2. Univ. of Texas, Austin, TX (United States). Jackson School of Geosciences, Dept. of Geological Sciences; Los Alamos National Lab. (LANL), Los Alamos, NM (United States)
  3. Nagasaki Univ., Nagasaki (Japan). Dept. of Environmental Science
  4. Univ. of Texas, Austin, TX (United States). Jackson School of Geosciences, Dept. of Geological Sciences
Publication Date:
Research Org.:
Los Alamos National Lab. (LANL), Los Alamos, NM (United States)
Sponsoring Org.:
National Science Foundation (NSF); USDOE
OSTI Identifier:
1485389
Report Number(s):
LA-UR-18-24075
Journal ID: ISSN 1527-1404
Grant/Contract Number:  
89233218CNA000001; EAR-1148005
Resource Type:
Accepted Manuscript
Journal Name:
Journal of Sedimentary Research
Additional Journal Information:
Journal Volume: 88; Journal Issue: 9; Journal ID: ISSN 1527-1404
Country of Publication:
United States
Language:
English
Subject:
58 GEOSCIENCES; Earth Sciences

Citation Formats

Carlson, Brandee, Piliouras, Anastasia, Muto, Tetsuji, and Kim, Wonsuck. Control of Basin Water Depth On Channel Morphology and Autogenic Timescales in Deltaic Systems. United States: N. p., 2018. Web. doi:10.2110/jsr.2018.52.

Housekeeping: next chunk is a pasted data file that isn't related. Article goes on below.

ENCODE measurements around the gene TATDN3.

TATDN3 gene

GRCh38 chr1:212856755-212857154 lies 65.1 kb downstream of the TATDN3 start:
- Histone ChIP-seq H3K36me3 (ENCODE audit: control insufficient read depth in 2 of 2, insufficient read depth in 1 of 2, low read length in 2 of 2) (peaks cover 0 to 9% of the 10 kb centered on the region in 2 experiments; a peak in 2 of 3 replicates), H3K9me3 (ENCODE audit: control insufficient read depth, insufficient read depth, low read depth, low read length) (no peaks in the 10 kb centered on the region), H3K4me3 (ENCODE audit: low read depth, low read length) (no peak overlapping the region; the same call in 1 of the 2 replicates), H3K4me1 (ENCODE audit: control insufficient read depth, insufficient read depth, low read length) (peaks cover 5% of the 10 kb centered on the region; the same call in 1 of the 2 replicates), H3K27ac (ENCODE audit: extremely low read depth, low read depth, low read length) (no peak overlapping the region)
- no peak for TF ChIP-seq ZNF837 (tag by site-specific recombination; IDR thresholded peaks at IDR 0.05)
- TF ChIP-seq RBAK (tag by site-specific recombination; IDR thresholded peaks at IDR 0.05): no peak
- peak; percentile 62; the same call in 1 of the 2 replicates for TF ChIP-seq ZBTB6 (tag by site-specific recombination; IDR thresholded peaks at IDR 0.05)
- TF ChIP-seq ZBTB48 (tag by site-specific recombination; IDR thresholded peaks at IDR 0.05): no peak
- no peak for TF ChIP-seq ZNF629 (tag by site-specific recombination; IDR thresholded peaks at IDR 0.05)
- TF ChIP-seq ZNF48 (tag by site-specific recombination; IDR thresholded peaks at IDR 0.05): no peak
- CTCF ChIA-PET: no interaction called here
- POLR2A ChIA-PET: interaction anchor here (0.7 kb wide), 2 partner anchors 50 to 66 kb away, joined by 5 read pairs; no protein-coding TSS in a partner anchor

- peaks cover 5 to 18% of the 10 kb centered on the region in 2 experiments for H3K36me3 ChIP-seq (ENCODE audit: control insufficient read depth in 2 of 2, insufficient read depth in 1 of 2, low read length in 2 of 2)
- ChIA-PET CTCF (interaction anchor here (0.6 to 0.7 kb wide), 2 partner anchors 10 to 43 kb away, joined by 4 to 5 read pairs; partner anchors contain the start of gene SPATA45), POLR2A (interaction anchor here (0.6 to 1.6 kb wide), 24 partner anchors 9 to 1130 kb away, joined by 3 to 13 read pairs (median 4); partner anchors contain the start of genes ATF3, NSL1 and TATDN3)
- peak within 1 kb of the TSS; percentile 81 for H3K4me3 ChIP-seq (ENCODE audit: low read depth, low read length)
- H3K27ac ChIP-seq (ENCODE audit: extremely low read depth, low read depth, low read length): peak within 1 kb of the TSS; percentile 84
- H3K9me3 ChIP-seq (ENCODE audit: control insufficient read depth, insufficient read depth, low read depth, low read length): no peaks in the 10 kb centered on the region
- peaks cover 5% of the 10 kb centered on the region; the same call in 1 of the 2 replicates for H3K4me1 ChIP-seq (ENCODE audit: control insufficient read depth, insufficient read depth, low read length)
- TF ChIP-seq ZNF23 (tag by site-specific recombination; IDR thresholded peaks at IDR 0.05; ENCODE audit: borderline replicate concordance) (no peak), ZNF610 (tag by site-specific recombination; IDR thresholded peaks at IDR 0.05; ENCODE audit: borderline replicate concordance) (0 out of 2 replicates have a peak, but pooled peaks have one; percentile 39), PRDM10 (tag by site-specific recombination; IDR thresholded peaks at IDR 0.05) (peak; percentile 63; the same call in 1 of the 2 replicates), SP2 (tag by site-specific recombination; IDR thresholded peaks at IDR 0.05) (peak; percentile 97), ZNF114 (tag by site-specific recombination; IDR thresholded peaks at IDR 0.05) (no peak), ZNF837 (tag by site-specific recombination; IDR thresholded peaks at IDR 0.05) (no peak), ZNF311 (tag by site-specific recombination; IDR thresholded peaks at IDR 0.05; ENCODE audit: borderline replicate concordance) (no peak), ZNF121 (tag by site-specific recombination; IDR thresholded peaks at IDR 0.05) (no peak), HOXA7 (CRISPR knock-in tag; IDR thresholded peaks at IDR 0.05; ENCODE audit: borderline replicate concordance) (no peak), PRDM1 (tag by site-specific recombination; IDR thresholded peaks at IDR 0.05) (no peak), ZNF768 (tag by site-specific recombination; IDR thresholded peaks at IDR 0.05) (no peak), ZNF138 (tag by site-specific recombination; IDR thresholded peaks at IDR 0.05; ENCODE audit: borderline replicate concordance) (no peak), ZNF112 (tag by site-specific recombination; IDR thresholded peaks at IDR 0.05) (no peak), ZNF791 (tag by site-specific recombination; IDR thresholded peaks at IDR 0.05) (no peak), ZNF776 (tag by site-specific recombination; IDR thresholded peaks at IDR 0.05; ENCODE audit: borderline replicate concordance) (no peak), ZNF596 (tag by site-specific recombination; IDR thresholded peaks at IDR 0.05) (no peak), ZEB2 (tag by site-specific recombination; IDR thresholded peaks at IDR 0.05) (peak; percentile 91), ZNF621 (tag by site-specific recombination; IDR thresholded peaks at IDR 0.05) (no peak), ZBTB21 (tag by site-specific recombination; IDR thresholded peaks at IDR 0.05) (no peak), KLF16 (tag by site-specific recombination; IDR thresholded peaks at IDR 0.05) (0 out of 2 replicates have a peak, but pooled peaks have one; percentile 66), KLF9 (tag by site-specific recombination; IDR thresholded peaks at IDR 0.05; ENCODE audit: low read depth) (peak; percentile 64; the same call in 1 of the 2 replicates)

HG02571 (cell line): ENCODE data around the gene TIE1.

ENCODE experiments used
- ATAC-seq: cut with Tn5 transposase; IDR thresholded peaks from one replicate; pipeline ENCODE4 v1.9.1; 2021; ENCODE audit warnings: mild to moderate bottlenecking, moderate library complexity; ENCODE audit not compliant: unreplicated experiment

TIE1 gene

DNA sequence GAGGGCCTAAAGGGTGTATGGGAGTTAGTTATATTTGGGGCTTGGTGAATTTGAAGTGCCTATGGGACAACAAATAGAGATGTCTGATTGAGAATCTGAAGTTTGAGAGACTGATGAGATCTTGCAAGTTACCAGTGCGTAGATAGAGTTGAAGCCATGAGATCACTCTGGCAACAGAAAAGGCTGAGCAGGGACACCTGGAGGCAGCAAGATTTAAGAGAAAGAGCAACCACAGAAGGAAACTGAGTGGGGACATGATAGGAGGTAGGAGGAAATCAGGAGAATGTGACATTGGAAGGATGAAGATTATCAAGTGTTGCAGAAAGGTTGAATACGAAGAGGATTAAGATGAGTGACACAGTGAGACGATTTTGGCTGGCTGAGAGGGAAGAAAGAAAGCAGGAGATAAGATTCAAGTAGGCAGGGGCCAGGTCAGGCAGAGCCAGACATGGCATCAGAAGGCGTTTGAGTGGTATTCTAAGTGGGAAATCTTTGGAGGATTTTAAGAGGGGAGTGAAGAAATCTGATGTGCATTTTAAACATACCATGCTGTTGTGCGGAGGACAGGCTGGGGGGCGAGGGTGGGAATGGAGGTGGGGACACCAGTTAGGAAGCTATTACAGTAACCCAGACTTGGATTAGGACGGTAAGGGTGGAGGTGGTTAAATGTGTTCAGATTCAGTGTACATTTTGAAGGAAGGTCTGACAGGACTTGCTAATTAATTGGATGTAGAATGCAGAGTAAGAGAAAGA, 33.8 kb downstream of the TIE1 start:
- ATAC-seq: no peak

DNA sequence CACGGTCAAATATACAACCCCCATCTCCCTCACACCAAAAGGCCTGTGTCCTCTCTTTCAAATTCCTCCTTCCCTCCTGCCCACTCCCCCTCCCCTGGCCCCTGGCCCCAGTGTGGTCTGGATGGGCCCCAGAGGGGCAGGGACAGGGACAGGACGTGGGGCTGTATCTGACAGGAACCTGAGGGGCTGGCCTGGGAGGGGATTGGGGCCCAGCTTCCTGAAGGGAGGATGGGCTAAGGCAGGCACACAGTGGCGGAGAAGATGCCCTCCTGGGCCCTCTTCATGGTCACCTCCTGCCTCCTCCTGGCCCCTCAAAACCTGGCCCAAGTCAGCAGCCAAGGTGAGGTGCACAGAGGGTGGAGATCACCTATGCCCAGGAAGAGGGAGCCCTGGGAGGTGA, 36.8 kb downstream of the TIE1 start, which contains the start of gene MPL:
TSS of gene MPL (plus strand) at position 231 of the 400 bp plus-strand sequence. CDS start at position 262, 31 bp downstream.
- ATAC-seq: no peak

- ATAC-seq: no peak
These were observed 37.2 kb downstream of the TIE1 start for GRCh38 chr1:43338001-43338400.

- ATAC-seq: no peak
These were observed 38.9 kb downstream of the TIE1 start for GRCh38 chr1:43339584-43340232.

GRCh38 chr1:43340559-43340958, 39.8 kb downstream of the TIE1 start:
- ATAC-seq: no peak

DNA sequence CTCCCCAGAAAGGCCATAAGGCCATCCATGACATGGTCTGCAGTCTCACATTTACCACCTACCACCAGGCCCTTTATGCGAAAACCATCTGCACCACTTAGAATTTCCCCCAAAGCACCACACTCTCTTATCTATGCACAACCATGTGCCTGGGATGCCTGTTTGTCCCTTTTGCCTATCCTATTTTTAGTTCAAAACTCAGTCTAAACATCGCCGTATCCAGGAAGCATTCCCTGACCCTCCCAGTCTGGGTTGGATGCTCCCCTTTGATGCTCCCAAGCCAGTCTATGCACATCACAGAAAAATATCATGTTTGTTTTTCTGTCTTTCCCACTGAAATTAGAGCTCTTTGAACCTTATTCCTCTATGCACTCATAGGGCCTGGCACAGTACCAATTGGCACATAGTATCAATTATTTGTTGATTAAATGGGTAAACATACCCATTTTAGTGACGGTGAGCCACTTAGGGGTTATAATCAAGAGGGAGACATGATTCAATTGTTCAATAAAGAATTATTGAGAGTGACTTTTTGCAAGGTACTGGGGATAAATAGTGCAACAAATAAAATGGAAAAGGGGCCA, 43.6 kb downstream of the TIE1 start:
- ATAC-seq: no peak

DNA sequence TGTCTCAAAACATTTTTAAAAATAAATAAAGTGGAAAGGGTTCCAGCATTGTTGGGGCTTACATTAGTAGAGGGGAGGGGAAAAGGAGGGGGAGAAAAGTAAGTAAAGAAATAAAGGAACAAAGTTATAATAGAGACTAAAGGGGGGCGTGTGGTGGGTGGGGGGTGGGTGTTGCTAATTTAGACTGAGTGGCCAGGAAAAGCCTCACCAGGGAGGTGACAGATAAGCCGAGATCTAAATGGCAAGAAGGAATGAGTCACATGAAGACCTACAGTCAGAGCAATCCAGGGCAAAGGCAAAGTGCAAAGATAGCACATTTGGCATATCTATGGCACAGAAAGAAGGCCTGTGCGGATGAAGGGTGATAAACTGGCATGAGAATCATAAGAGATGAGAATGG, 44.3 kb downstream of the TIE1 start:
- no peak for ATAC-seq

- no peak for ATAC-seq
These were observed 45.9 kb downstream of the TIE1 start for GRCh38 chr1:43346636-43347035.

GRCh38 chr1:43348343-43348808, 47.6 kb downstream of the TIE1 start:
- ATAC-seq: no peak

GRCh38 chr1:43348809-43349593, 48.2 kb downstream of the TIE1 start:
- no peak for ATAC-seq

Carlson, Brandee, Piliouras, Anastasia, Muto, Tetsuji, & Kim, Wonsuck. Control of Basin Water Depth On Channel Morphology and Autogenic Timescales in Deltaic Systems. United States. doi:10.2110/jsr.2018.52.
Carlson, Brandee, Piliouras, Anastasia, Muto, Tetsuji, and Kim, Wonsuck. Tue . "Control of Basin Water Depth On Channel Morphology and Autogenic Timescales in Deltaic Systems". United States. doi:10.2110/jsr.2018.52. https://www.osti.gov/servlets/purl/1485389.
@article{osti_1485389,
title = {Control of Basin Water Depth On Channel Morphology and Autogenic Timescales in Deltaic Systems},
author = {Carlson, Brandee and Piliouras, Anastasia and Muto, Tetsuji and Kim, Wonsuck},